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I imagine a lot of people who know my husband is a Forest Park police officer and that we are moving out of state figure I will use this last column to lay it all bare and expose whatever I know about the police department.

Well, I think they have enough challenges over there without me adding to it. Many people have been following a discussion thread about the police at forestpark.com, and I’ve read it, too. There was just one thing there I’d like to use my last column to comment on.

One person who was posting about the situation with the lawsuits and sexual harassment complaints wrote in asking if someone who works as a police officer shouldn’t have a little thicker skin, since she has to take far worse abuse than that from the general public. It was a minor point, but it stuck in my mind.

Should police be able to put up with more grief from their coworkers because they are trained to calmly deal with people routinely cursing at them, hitting them and spitting on them? Honestly, no.

Whatever job you do, the last thing you want to do when you finish your shift is more of the same. So when your job often consists of seeing the absolute worst humanity has to offer for eight hours, you really don’t want to take more abuse from the people you work with.

Just to be clear, I’m not a person who blindly supports the police all the time. If I had been a grown-up during the Democratic National Convention in Chicago, I don’t think I would have sided with the cops. I’ve reported things as a journalist with a daily newspaper that have gotten police officers in trouble”even charged with murder.

I was married to my husband before he became a police officer, and I’ll be married to him when he’s not a police officer anymore. It’s too bad that after fewer than five years, he’s had enough of this job. But hearing the stories he brought home really opened my eyes to the kind of abuse police have to take.

Suspects will even hold up a cell phone and yell into their phone, “Stop hitting me, stop hitting me,” as the officer stands by, not laying a hand on the suspect. They are recording (audio only, of course) the situation to try to create grounds for a lawsuit. When someone has to face people like that all the time, they really deserve a massage, a hot drink and a good book when they get back to the station.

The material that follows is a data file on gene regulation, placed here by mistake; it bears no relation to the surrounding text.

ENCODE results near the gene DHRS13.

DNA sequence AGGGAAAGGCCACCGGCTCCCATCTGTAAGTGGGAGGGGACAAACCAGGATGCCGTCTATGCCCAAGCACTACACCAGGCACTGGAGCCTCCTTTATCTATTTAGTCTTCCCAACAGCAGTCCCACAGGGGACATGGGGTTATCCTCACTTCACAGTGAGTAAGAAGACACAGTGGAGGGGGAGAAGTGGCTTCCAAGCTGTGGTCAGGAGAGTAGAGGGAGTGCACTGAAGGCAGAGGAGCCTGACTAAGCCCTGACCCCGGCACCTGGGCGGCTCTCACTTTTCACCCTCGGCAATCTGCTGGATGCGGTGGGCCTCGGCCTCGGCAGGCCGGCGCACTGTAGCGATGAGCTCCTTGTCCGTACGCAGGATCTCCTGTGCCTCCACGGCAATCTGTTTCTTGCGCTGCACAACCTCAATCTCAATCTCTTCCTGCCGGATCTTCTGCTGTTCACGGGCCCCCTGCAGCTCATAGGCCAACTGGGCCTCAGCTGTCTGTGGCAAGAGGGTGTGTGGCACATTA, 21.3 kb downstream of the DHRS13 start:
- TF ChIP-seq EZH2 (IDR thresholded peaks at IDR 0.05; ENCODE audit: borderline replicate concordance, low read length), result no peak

Instead, they have to navigate the minefield of all the other officers and supervisors who have dealt with similar people all day long. Everyone is on his or her last nerve, and they are all crammed into a run-down, dirty station with no clean place to eat and the most disgusting locker room I’ve ever seen.

But the truth is, from what I’ve seen, police work runs most people down. It can bring out their worst traits. They may be the best cop on Earth during their shift, but after a long day, they aren’t at their best. If you think it takes a lot of energy and diplomacy to get along with your boss and co-workers, imagine if they all just finished dealing with a rush of adrenaline from disarming someone or breaking up a fight.

I’m not making excuses for anyone. In fact, I don’t really know what happened, and I’m not on either side of it. The sad fact is that even people who aren’t on either side of it end up being treated shabbily, or recruited to one side or another, or alienated for trying to treat everyone decently and staying out of controversy.

And it’s not so much that morale is particularly bad in the Forest Park police department. It’s that it is a really draining job and some personalities blow off steam by being jerks to other people. That’s just life. But in a small department, in close quarters, it’s particularly damaging. From what I’ve seen, the people who are really at each other’s throats aren’t even the people who are involved in the lawsuit. I’m not one to advocate for overpriced, spa-like facilities for public workers, but I can see how it would be difficult to build camaraderie in a station where there’s hardly a place to stand and talk to someone else, much less sit down and have a sandwich.

I don’t think anyone should be concerned about the affect of these problems on their safety or the crime rate in town. Forest Park police officers are well-trained, responsive and courteous. They back each other up on the job, regardless of any personality conflicts or controversy.

So please thank your local police officers for putting themselves out there every day, and taking on the abuse and the danger and the depressing reality of the really bad people most of us have the luxury of never meeting. Those officers have to go home at the end of their shift and try to be decent husbands and wives, fathers and mothers, and friends, and try to remember that there are more good people in the world than bad.

So, no, dear forum poster, a police man or woman should not be required to put up with more hazing or harassment at work because they are a cop. They should be required to put up with less of it. That goes for all of them, whether plaintiff, defendant, or neither.

On a more general note, I’ll miss living here and following the politics and developments around town. I hope that when I return to visit, all the new residential developments will be booming, and we will have abandoned the commissioner form of government for a more traditional mayor-manager or aldermanic representation form. And maybe somebody could switch the hinges at the post office so one set of doors pushes in, and the other set pushes out. It’s nearly impossible to pull open a door with a package in one arm and a baby in the other.

Farewell, and take care of Forest Park for me.